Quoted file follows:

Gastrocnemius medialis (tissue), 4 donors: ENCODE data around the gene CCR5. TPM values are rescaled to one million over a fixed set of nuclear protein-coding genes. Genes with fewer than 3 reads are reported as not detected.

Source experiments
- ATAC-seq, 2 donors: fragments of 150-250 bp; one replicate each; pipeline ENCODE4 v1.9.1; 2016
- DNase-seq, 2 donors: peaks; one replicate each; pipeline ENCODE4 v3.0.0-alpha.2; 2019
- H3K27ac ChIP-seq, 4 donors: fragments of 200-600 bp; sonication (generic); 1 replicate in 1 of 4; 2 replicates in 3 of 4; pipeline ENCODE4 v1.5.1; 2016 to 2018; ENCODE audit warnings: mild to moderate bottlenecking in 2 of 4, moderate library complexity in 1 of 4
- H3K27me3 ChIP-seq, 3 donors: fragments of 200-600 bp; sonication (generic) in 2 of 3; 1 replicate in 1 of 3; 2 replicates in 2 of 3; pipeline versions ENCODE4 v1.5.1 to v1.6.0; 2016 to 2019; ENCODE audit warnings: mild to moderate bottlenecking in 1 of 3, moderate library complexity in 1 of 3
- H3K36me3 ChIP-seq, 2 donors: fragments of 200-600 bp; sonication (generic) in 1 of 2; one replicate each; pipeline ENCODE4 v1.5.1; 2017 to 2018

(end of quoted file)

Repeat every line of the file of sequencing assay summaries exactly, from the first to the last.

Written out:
Gastrocnemius medialis (tissue), 4 donors: ENCODE data around the gene CCR5. TPM values are rescaled to one million over a fixed set of nuclear protein-coding genes. Genes with fewer than 3 reads are reported as not detected.

Source experiments
- ATAC-seq, 2 donors: fragments of 150-250 bp; one replicate each; pipeline ENCODE4 v1.9.1; 2016
- DNase-seq, 2 donors: peaks; one replicate each; pipeline ENCODE4 v3.0.0-alpha.2; 2019
- H3K27ac ChIP-seq, 4 donors: fragments of 200-600 bp; sonication (generic); 1 replicate in 1 of 4; 2 replicates in 3 of 4; pipeline ENCODE4 v1.5.1; 2016 to 2018; ENCODE audit warnings: mild to moderate bottlenecking in 2 of 4, moderate library complexity in 1 of 4
- H3K27me3 ChIP-seq, 3 donors: fragments of 200-600 bp; sonication (generic) in 2 of 3; 1 replicate in 1 of 3; 2 replicates in 2 of 3; pipeline versions ENCODE4 v1.5.1 to v1.6.0; 2016 to 2019; ENCODE audit warnings: mild to moderate bottlenecking in 1 of 3, moderate library complexity in 1 of 3
- H3K36me3 ChIP-seq, 2 donors: fragments of 200-600 bp; sonication (generic) in 1 of 2; one replicate each; pipeline ENCODE4 v1.5.1; 2017 to 2018